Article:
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Reducing Tomato Pesticide Residue through Biotechnology

Researchers Eloisa Vendemiatti and Vagner Benedito observing tomato plants at the West Virginia University Greenhouse Credits: WVNews, WVU Photo

According to 2018 figures, the total global production of tomatoes stands at 188 million tons. Such a massive production requires the usage of a proportional amount of pesticide to make sure that enough tomatoes can be harvested to meet market demands. Pesticide use has been a growing concern because of the long-term negative impacts it poses on our environment and potentially our health.

While institutions like The US Environmental Protection Agency monitor pesticide use to minimize their impact on the environment and make sure that they leave minimal residues on farm produce safe enough for human consumption, other complementary and novel efforts towards sustainability and greening of conventional farming practices should be sought aggressively.

An associate professor in biochemical genetics in the Davis College of Agriculture, Nature and Resources Design, Vagner Benedito hopes to develop tomato variants that will further reduce, if not eliminate, the use of pesticides. Benedito says that some wild tomato varieties have been found to have glandular trichomes—minute hair-like growths on tomatoes—that produce certain chemicals which provide high levels of resistance to a wide range of insect pests.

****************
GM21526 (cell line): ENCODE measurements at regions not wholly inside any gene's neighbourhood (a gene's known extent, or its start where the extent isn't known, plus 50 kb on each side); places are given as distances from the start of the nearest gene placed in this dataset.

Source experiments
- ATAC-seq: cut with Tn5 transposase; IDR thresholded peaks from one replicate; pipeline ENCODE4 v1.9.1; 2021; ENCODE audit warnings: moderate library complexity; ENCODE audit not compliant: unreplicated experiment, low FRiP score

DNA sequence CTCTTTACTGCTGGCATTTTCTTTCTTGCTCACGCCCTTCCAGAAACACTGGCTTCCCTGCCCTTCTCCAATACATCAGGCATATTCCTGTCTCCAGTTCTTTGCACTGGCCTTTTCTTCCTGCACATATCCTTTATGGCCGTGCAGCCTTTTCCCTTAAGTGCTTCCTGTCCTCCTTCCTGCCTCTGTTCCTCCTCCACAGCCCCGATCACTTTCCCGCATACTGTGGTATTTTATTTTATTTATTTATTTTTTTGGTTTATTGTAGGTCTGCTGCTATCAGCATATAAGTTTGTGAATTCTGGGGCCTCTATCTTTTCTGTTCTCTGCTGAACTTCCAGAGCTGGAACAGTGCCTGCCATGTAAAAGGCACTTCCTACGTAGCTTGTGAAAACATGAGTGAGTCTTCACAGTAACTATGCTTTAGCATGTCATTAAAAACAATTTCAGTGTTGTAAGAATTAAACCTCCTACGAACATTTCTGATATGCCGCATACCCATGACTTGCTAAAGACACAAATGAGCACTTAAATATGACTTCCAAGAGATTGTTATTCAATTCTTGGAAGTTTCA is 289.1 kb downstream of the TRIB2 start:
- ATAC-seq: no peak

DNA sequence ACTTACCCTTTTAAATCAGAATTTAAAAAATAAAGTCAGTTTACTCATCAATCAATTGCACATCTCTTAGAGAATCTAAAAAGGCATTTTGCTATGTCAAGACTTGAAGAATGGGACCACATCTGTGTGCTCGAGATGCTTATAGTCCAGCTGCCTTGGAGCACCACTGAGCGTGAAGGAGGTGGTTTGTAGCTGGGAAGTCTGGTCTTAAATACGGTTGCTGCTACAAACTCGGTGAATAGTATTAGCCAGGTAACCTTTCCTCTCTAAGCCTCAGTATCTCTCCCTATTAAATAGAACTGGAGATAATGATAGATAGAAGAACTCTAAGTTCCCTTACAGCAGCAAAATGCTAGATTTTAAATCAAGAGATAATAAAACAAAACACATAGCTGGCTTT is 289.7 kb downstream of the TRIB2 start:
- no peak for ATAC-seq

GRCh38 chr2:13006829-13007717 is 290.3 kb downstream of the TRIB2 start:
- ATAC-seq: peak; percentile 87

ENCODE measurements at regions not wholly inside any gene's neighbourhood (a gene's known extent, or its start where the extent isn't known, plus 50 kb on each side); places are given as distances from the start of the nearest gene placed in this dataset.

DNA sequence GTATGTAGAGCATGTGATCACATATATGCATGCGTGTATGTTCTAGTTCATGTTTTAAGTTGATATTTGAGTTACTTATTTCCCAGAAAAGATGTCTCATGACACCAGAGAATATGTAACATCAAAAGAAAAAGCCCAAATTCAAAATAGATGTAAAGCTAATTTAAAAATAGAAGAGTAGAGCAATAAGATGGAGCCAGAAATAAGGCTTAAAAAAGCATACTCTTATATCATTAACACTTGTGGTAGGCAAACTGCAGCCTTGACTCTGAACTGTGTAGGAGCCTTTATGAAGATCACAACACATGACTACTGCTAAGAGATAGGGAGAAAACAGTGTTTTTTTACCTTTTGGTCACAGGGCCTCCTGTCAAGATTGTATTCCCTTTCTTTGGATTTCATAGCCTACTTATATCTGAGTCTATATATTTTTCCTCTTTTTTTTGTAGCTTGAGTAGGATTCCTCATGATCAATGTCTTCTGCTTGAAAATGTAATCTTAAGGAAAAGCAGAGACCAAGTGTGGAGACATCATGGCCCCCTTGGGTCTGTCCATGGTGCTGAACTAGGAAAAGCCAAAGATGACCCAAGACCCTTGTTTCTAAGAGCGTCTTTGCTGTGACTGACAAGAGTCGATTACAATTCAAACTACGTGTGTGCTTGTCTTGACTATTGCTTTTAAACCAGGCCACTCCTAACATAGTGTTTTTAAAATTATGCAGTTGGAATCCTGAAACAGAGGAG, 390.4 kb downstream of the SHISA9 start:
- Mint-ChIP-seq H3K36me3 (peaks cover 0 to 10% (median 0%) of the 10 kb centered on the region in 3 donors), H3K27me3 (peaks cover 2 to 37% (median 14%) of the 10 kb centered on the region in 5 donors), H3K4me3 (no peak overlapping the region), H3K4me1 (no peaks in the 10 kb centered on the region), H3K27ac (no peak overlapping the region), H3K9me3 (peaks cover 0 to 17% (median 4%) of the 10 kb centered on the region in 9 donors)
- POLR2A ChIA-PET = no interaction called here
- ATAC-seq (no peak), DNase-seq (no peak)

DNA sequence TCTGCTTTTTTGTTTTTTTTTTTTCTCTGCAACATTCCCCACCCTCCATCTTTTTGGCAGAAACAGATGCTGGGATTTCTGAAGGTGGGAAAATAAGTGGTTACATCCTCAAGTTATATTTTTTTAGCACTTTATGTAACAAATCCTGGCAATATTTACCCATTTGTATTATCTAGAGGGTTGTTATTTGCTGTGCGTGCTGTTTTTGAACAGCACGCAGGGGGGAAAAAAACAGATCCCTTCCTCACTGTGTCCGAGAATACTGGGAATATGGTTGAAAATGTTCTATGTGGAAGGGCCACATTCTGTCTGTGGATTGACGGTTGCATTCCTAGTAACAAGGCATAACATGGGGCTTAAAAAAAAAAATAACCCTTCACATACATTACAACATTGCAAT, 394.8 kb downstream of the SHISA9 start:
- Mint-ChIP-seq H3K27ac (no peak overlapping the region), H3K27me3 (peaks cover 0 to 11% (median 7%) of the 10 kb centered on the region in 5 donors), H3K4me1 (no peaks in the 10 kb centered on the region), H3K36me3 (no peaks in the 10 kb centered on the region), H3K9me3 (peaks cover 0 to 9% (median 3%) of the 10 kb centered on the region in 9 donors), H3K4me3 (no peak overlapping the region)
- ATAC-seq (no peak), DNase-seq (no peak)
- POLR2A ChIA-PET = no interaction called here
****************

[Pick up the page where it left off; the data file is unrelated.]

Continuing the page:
Through crossbreeding wild variants with that of a dwarf variety of tomatoes, Benedito is working along with postdoctoral researcher Eloisa Vendemiatti and geneticist Lazaro Perez to further understand the genes that make the trichomes, in hopes of producing a tomato that is commercially viable yet possessing pest-resistant qualities of the wild tomato.

While the study is still in development, identification of the gene responsible for pest resistance can be beneficial to developing pest resistance in other products like potatoes, another pest vulnerable crop. Through such efforts, Benedito hopes to create a variant that would be less costly to produce for farmers, safer for consumers, and one that would have lesser negative impacts on the environment.




*Biotechnology Coalition of The Philippines

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